In a personal communication a parent told the author. “As parents you always want the best for your child(ren) and will endeavour to help them in any way you can. When that means you have to learn new skills in a variety of different specialisms, all at the same time, it’s simply overwhelming and sometimes you feel like you’re not doing any aspect of their care very well. This pressure on top of working, home life and other life stresses can actually lead to resentment of certain services. We have experienced professional’s negativity when we’ve been unable to complete tasks. This leaves us with a feeling of being a bad parent.”
These ‘extra’ demands of looking after a child with developmental needs and managing oneself in relation to a complex set of professional demands (services) could be called CAD ‘Critical Additional Demands’. These CADs are practical and emotional and are deeply intertwined. Having a child with developmental difficulties forces a radical restructuring of expectations and daily life. There are a complex array of emotional experiences and dilemmas that parents are often fluctuating between and as such I have developed five key ones which potentially form a model to think about some of the dynamics for families in these situations.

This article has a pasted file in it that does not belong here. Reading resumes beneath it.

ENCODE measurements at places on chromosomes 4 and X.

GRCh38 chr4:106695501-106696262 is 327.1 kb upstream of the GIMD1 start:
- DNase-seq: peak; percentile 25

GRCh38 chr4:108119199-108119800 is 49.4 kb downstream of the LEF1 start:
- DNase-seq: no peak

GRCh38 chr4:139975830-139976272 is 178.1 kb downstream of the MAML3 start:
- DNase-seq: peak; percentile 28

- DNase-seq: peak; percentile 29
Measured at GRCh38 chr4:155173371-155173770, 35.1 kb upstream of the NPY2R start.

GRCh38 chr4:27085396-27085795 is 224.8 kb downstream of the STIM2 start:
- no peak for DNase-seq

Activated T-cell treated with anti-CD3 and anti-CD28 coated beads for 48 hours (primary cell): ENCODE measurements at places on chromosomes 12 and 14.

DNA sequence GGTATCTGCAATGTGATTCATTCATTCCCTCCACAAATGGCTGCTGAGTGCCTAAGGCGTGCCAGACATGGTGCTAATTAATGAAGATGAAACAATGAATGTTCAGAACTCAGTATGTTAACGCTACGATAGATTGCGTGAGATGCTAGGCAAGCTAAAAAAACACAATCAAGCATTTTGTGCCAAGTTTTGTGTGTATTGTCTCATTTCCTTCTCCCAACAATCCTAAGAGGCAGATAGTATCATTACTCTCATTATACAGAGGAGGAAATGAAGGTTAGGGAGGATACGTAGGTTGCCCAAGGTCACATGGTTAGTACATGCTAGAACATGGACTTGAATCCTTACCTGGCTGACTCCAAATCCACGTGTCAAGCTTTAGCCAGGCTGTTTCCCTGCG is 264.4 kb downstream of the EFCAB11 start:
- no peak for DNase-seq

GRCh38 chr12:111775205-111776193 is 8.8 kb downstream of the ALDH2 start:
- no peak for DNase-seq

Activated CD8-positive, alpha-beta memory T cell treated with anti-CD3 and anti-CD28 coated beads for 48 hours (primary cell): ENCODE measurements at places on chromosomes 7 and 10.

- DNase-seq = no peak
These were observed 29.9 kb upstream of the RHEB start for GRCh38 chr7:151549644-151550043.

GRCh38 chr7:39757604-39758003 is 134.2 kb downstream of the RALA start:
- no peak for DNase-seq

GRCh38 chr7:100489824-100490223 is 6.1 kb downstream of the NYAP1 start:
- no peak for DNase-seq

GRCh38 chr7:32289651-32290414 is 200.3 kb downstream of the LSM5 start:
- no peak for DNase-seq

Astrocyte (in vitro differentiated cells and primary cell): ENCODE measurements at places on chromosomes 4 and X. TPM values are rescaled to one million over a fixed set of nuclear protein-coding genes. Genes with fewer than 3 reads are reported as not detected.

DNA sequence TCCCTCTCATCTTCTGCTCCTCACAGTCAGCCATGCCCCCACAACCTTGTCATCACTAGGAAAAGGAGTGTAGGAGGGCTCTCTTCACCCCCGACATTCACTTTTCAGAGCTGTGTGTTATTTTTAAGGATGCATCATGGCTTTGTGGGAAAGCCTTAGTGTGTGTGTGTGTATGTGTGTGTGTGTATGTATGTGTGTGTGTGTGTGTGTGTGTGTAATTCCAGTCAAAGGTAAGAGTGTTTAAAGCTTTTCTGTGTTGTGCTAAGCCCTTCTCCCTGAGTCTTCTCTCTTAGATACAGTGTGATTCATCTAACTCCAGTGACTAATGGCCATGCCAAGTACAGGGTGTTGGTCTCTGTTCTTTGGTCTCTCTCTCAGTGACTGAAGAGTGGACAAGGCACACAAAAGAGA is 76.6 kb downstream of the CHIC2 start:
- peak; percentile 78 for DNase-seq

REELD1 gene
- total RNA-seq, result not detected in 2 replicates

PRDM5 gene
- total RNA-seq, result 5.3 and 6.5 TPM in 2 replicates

1. Denial v acceptance
We know that adjustment to a new reality takes time. It is an expected response to an unexpected situation. Acceptance is less a light going on and more a dawn breaking slowly or to continue with a light metaphor – it’s a flickering process which comes and goes and comes and goes. If parents do not have a frame of reference in which to encapsulate and ‘hold’ the differences, their experiences and emotions are not supporting them to develop their new realities and narratives.
2. Guilt v forgiveness